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Lakers

Column: Spurs set the standard the Lakers are aspiring to reach

Magic Johnson
Magic Johnson watched Sunday’s Lakers game at Staples Center from a suite, but on Friday in Oklahoma City, above, he watched the game from the seats.
(Sue Ogrocki / Associated Press)

Someday, the Lakers hope, they will share the ball as efficiently and cleverly as the San Antonio Spurs did Sunday in racking up 37 assists on 49 field goals in a 119-98 rout at Staples Center.

Someday, the Lakers dream, they will again experience stability as a franchise, as the Spurs have enjoyed over the 20-plus seasons of Gregg Popovich’s coaching tenure, and they will again make seamless transitions from one triumphant era to the next and attract free agents who will take less-than-maximum paydays in exchange for a strong chance to win a championship in Los Angeles.

The distance between their reality and their dreams never seemed greater than it did Sunday during their first home game since Magic Johnson was given wide-ranging power as their new president of basketball operations. The young Lakers, who had nothing to lose and a world of respect to gain, slogged through a slow start and were punished by a team they admire and would like to become, a team they’re far, far away from resembling.

“They’ve been around for a while, especially that group. That core group has been together forever. They’ve won NBA championships and that’s a championship kind of a team right now, too,” Jordan Clarkson, who had 19 points off the Lakers’ bench, said of the 45-13 Spurs. “Those guys have been together for a while and that’s something we’re working toward.”

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The Lakers are still in the painful early stages of that journey, but Clarkson said it’s possible this group will reach a happy end-point. “I see it happening,” he said. “With time it’s going to happen but we’ve got to put forth the effort to want to get better and come out here and compete so we can go to that level.”

They didn’t make that effort in the first half, which Coach Luke Walton correctly called “unacceptable.” Johnson, who watched the game from a suite above the Staples Center court, didn’t comment publicly after the team’s record fell to 19-41. But if he thought this turnaround would be swift, he might have to retrench following a 17-point loss at Oklahoma City on Thursday and Sunday’s turnover-ridden performance.

Another Lakers legend, Kareem Abdul-Jabbar, was in the house Sunday to be honored at halftime and he offered a blunt assessment of the current team and its young core. “You have to start somewhere. I hope that they can use that as the basis to even get better players,” he said.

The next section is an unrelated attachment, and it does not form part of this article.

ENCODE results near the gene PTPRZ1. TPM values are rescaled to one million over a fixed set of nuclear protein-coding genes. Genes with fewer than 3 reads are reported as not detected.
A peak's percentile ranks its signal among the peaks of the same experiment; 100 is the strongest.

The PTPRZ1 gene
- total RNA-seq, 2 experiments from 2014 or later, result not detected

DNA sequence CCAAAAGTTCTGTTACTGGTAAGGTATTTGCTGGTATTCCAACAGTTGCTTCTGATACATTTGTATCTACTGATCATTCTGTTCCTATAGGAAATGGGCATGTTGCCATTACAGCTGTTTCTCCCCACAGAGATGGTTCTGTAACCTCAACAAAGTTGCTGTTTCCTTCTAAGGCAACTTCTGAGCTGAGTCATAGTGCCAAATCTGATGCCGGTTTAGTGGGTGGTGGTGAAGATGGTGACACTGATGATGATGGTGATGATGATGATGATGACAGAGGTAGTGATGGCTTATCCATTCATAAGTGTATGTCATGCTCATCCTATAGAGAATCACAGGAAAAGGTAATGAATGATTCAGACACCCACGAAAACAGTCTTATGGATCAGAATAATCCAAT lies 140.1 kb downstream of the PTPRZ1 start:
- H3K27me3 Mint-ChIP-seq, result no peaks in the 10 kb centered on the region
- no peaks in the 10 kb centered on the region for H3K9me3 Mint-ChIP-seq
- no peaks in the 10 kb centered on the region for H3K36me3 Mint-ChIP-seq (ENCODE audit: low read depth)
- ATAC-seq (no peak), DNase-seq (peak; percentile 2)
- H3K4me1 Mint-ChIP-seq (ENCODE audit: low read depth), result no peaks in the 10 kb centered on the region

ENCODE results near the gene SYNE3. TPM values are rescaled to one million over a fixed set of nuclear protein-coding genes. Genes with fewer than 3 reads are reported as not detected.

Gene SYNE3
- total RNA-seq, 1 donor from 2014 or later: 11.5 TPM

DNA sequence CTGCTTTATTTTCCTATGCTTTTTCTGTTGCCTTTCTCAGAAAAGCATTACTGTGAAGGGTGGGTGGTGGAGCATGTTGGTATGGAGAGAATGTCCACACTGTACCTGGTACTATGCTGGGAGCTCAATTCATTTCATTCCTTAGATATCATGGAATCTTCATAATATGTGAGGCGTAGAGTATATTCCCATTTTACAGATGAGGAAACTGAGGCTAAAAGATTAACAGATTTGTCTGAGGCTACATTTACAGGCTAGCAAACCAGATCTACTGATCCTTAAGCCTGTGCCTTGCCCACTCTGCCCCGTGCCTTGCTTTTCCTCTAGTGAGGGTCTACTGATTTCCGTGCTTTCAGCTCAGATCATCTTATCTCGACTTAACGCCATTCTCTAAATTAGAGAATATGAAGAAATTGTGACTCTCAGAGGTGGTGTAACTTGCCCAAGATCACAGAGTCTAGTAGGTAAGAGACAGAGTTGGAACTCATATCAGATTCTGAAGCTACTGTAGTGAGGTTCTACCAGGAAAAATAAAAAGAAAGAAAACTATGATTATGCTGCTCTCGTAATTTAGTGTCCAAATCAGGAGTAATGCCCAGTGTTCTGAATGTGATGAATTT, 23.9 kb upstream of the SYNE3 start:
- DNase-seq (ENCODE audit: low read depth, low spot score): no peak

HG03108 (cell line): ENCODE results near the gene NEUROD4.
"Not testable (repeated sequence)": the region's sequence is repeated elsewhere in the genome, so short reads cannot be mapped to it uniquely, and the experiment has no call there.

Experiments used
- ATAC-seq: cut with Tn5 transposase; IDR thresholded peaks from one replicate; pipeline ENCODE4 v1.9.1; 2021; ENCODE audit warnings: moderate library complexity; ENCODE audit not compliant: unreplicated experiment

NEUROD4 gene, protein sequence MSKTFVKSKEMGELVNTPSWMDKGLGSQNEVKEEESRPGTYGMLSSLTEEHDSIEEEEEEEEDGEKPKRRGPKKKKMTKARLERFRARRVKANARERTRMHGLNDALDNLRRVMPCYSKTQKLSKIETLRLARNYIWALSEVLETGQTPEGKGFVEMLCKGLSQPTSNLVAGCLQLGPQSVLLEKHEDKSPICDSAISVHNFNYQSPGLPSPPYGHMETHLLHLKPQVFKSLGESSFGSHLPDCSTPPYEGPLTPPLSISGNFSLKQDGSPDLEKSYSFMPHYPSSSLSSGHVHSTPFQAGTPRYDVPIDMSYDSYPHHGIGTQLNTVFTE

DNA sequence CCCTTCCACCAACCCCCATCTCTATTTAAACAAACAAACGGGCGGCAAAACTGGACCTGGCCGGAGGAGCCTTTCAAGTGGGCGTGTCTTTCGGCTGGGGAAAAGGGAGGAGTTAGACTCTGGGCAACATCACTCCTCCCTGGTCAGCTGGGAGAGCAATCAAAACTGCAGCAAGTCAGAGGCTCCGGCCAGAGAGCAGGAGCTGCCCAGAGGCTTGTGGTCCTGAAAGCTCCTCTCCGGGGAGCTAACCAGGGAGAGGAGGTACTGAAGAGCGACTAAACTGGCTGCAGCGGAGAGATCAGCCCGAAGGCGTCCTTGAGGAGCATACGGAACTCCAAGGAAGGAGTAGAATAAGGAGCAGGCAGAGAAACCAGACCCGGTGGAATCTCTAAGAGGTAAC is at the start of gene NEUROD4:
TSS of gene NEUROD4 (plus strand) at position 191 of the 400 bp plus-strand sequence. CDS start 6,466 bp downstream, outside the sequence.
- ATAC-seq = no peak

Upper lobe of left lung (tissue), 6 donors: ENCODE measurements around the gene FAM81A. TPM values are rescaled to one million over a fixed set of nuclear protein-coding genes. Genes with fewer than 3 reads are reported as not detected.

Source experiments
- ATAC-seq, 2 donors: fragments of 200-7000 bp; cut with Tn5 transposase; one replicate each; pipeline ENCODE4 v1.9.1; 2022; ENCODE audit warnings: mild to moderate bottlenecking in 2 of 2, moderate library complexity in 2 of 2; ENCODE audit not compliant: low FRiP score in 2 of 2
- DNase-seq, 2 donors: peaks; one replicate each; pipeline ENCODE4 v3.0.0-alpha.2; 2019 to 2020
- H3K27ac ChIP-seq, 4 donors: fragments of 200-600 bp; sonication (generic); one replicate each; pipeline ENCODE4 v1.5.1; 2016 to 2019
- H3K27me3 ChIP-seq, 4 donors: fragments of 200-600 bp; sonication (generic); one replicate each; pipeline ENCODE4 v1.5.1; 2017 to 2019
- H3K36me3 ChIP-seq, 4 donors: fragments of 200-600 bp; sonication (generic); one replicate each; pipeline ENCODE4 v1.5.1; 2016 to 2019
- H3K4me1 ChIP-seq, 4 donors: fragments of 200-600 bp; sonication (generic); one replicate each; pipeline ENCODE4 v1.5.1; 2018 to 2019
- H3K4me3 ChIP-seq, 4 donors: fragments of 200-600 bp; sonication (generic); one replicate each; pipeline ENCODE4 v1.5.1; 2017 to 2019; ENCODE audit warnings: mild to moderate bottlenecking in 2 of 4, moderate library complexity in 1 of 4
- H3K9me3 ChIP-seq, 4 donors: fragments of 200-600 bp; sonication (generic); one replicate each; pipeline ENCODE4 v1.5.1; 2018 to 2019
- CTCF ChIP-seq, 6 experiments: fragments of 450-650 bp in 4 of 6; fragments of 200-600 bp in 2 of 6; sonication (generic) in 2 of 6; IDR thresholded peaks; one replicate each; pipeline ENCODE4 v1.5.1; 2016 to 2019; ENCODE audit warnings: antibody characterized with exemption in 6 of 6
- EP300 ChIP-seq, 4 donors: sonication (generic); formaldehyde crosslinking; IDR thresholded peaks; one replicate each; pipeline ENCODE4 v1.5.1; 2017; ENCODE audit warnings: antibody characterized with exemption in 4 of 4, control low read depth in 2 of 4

“I think they still need what they call a stud. Somebody that they can all hang on his performance and he can make everybody else better. Usually you need one or two guys like that.”

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Abdul-Jabbar said Johnson “has had a lot of experience in terms of his knowledge of the game and his knowledge of how players fit together. That’s a key for any manager.” He also wished Johnson “some good luck to go along with the opportunity that he has. Maybe he’ll get an opportunity to improve the team.”

Former Laker Pau Gasol, whose 15-point performance included a pair of pretty, back-to-back three-pointers late in the first quarter, offered an endorsement of Johnson but cautioned that even Magic might not be able to work miracles.

“They made a big move but it’s the right move for the franchise. Magic is a very knowledgeable man and a great leader and I think if anyone can do it, it’s him,” Gasol said. “Of course I want to see the Lakers do well, and I think they will. It’s just a matter of time until they get back to it. But now there’s clearly a very young core  of players that they need to develop, and be patient, for sure.”

The Spurs’ stability and competitiveness were key factors in his decision to sign with them. “I think every franchise now is trying to build its own culture and have consistency and kind of emulate or copy what the Spurs have been able to do, which is very difficult,” Gasol said. “Because at the end of the day, there’s one Gregg Popovich, one Tim Duncan, not many Tony Parkers and Manu Ginobilis, Kawhi Leonards. It’s just a fantastic, fascinating job they’ve been able to do here.”

Popovich also said he hopes Johnson and the Lakers succeed. “You can’t deny that markets like New York and Chicago and L.A., the big cities, are attractive no matter what. No sense trying to hide that,” he said before the game.

“We’ve been here four or five nights and I’ve had lunches and dinner and wine every day until I can’t wait to get out of here. I need to go dry out, both food and alcohol-wise. It’s been great. I just hope half the team shows up today.”

The Spurs showed up in full. The Lakers showed only how far they are from being like the team they admire.

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helene.elliott@latimes.com

Follow Helene Elliott on Twitter @helenenothelen

 


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